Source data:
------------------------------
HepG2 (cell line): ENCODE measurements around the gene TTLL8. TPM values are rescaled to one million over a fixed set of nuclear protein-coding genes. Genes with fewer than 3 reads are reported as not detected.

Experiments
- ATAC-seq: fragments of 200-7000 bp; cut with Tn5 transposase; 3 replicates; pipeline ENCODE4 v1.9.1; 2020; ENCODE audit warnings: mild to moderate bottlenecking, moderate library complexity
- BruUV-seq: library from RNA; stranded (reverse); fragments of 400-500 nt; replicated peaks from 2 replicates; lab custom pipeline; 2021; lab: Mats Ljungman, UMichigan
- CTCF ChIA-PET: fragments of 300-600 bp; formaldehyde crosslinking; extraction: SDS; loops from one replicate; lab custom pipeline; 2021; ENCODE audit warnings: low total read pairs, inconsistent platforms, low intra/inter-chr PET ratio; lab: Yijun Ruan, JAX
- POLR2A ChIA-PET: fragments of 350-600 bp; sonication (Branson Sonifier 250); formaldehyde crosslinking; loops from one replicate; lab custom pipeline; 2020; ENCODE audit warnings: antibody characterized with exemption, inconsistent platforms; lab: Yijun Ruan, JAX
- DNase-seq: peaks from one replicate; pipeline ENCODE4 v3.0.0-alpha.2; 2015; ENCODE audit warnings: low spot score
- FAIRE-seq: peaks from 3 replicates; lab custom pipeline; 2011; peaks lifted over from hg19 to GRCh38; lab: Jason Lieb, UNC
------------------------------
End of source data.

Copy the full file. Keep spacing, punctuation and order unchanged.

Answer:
HepG2 (cell line): ENCODE measurements around the gene TTLL8. TPM values are rescaled to one million over a fixed set of nuclear protein-coding genes. Genes with fewer than 3 reads are reported as not detected.

Experiments
- ATAC-seq: fragments of 200-7000 bp; cut with Tn5 transposase; 3 replicates; pipeline ENCODE4 v1.9.1; 2020; ENCODE audit warnings: mild to moderate bottlenecking, moderate library complexity
- BruUV-seq: library from RNA; stranded (reverse); fragments of 400-500 nt; replicated peaks from 2 replicates; lab custom pipeline; 2021; lab: Mats Ljungman, UMichigan
- CTCF ChIA-PET: fragments of 300-600 bp; formaldehyde crosslinking; extraction: SDS; loops from one replicate; lab custom pipeline; 2021; ENCODE audit warnings: low total read pairs, inconsistent platforms, low intra/inter-chr PET ratio; lab: Yijun Ruan, JAX
- POLR2A ChIA-PET: fragments of 350-600 bp; sonication (Branson Sonifier 250); formaldehyde crosslinking; loops from one replicate; lab custom pipeline; 2020; ENCODE audit warnings: antibody characterized with exemption, inconsistent platforms; lab: Yijun Ruan, JAX
- DNase-seq: peaks from one replicate; pipeline ENCODE4 v3.0.0-alpha.2; 2015; ENCODE audit warnings: low spot score
- FAIRE-seq: peaks from 3 replicates; lab custom pipeline; 2011; peaks lifted over from hg19 to GRCh38; lab: Jason Lieb, UNC